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Justin Verlander remains the difference-maker for Astros against Yankees

Houston Astros starting pitcher Justin Verlander follows through

Houston Astros starting pitcher Justin Verlander follows through on a pitch against the Yankees at Yankee Stadium on Sunday, June 23, 2019. Photo Credit: Kathleen Malone-Van Dyke

Justin Verlander gave the Yankees a glimpse of their own mortality in Sunday’s 9-4 loss to the Astros. Fortunately for them, it was Game No. 77. The only thing at stake was a potential sweep and staying perfect on this homestand.

What should be more worrisome is looking ahead to the postseason, where these two teams certainly will end up, and another meeting with Verlander — but in a do-or-die Game 7.

Verlander remains the difference-maker, just as he was during the 2017 ALCS, when he went 2-0 with a 0.56 ERA in two starts to earn MVP honors. The Yankees had won three straight in the Bronx before Verlander stopped them cold in Game 6 at Minute Maid Park with seven scoreless innings (eight strikeouts) to instantly flip the series momentum.

Two years later, nothing has changed. Verlander has allowed a ton of home runs this season (who hasn’t?), but he stared down the Yankees in their cozy backyard, giving up only DJ LeMahieu’s three-run blast during his seven-inning stint.

It’s a reminder that no matter how much the Yankees continue to fortify their lineup in an effort to make this group Verlander-proof, there is no such thing. Regardless of the muscle assembled against him, an elite, playoff-tested pitcher such as Verlander will find a way.

As Luke Voit explained, Verlander didn’t have his good breaking pitches early, so he instead “painted” with his fastball, then mixed in his curveball and slider. It was a different approach from Verlander’s last start against them, on April 8 in Houston. The Yankees had only one hit through the first four innings Sunday, LeMahieu’s leadoff single in the first.

“That’s why he’s a Cy Young and a potential Hall of Famer,” Voit said. “It’s incredible that he was still throwing 97 in the seventh inning.”

Now healthy, the Yankees threw their A-minus lineup at Verlander. The lone punch pulled was sitting Giancarlo Stanton, who was 1-for-8 with a homer and five strikeouts against the Astros’ ace. Brett Gardner started in his place and wrangled a walk and single, later scoring on LeMahieu’s blast.

Verlander struck out nine and allowed only one Yankee to reach second base. Voit, Aaron Judge, Gary Sanchez and Edwin Encarnacion went a combined 0-for-11 with a walk.

Verlander entered Sunday tied for third in the majors with 20 homers allowed, an average of 1.25 per start. The Bronx mound shouldn’t have been an antidote for a fly-ball pitcher, but that’s his strength, defying convention by constantly adjusting to the situation.

“He doesn’t get too much into patterns,” Aaron Boone said.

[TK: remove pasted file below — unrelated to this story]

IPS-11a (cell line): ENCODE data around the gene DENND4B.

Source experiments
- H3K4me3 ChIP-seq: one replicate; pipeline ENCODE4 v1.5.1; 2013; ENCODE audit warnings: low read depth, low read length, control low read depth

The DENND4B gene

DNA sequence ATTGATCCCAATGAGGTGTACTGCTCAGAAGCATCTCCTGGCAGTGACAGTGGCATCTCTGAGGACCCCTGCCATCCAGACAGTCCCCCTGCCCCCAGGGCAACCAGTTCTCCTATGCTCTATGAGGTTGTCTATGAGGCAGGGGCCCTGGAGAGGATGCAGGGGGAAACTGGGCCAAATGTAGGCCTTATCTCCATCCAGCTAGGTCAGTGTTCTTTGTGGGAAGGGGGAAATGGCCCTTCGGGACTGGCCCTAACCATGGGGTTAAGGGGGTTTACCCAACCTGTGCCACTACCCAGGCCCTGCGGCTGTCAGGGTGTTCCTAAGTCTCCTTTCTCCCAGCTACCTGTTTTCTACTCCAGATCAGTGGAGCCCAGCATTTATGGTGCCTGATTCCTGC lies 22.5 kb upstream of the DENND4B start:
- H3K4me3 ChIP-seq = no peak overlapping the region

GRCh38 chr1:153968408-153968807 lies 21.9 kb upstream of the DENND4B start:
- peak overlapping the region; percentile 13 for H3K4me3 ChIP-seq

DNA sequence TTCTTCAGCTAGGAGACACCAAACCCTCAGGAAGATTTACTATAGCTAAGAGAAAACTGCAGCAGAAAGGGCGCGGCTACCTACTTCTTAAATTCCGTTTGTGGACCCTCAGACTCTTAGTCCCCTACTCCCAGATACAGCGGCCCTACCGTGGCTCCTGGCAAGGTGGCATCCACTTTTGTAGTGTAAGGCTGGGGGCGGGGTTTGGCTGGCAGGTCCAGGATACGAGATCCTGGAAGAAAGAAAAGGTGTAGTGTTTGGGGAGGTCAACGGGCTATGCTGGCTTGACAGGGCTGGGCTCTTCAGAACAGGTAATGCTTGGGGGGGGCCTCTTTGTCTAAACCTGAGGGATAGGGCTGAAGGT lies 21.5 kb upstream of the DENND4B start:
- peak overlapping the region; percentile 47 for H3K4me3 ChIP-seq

The Yankees have regretted not pushing harder for Verlander in 2017 almost from the moment he first slipped on an Astros uniform. Houston wouldn’t have gotten past the Yankees that October without him, nor would they have won the World Series for the first time in franchise history.

You can’t over-emphasize what the Verlander trade has done for them, so it was a no-brainer for the Astros to give him that two-year, $66 million extension.

What we learned again Sunday is that adding more offense is not necessarily going to help a team beat Verlander, and in the process, topple Houston in a short series.

The Astros didn’t pitch Gerrit Cole during this visit and also didn’t have George Springer (hamstring) or Carlos Correa (broken rib). The Yankees did what they should in exploiting that advantage to win the first three games, but Verlander was every bit the roadblock they’ve come to anticipate.

“We always feel like we match up well against other clubs,” Boone said. “They’re obviously a great team. We may again cross paths playing for a lot more.”

For that next time, the Yankees could use their own Verlander, or a closer facsimile than J.A. Happ tried to be Sunday. The AL East leaders are going to need outside help, whether it’s Madison Bumgarner, Marcus Stroman or Zack Wheeler. Brian Cashman thought he did enough over the winter by trading for James Paxton and bringing back Happ on that two-year, $34 million deal, but he’s still noticeably short.

Like Verlander, Happ has struggled with the long ball. He teed up three homers Sunday, including a fourth-inning grand slam by Tyler White that ultimately blew up the game.

Unlike Verlander, Happ has failed in his attempt to limit the damage from this year’s supercharged baseball, a weakness that continues to haunt the Yankees. “I put us in a bad spot,” he said.

And Verlander, as he usually does, made sure the Yankees stayed there.

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